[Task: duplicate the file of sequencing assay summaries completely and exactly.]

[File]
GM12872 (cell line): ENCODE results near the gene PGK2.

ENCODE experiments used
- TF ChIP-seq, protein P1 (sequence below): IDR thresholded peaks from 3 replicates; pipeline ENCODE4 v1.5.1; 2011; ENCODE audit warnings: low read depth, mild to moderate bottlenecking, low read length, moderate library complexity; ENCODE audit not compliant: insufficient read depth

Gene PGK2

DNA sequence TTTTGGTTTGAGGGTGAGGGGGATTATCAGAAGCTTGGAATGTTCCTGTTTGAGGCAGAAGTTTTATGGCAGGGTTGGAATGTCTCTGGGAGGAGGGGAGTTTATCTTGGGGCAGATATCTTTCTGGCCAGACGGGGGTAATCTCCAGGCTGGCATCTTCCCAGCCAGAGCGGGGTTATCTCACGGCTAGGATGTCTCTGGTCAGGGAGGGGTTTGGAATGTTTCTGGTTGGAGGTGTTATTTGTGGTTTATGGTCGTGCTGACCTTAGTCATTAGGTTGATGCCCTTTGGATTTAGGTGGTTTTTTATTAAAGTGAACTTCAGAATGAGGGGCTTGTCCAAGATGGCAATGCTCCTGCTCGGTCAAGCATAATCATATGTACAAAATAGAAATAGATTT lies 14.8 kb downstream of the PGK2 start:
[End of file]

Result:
GM12872 (cell line): ENCODE results near the gene PGK2.

ENCODE experiments used
- TF ChIP-seq, protein P1 (sequence below): IDR thresholded peaks from 3 replicates; pipeline ENCODE4 v1.5.1; 2011; ENCODE audit warnings: low read depth, mild to moderate bottlenecking, low read length, moderate library complexity; ENCODE audit not compliant: insufficient read depth

Gene PGK2

DNA sequence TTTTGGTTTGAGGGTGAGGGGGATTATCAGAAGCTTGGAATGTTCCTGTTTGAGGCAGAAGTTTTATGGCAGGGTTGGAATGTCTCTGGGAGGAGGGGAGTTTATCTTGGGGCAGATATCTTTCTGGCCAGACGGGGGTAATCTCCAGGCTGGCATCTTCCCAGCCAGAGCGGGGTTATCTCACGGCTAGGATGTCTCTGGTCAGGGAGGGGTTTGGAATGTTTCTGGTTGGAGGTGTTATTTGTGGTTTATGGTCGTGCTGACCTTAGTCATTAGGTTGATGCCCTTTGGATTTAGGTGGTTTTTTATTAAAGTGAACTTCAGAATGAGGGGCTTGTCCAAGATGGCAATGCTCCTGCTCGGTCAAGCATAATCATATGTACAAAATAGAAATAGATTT lies 14.8 kb downstream of the PGK2 start: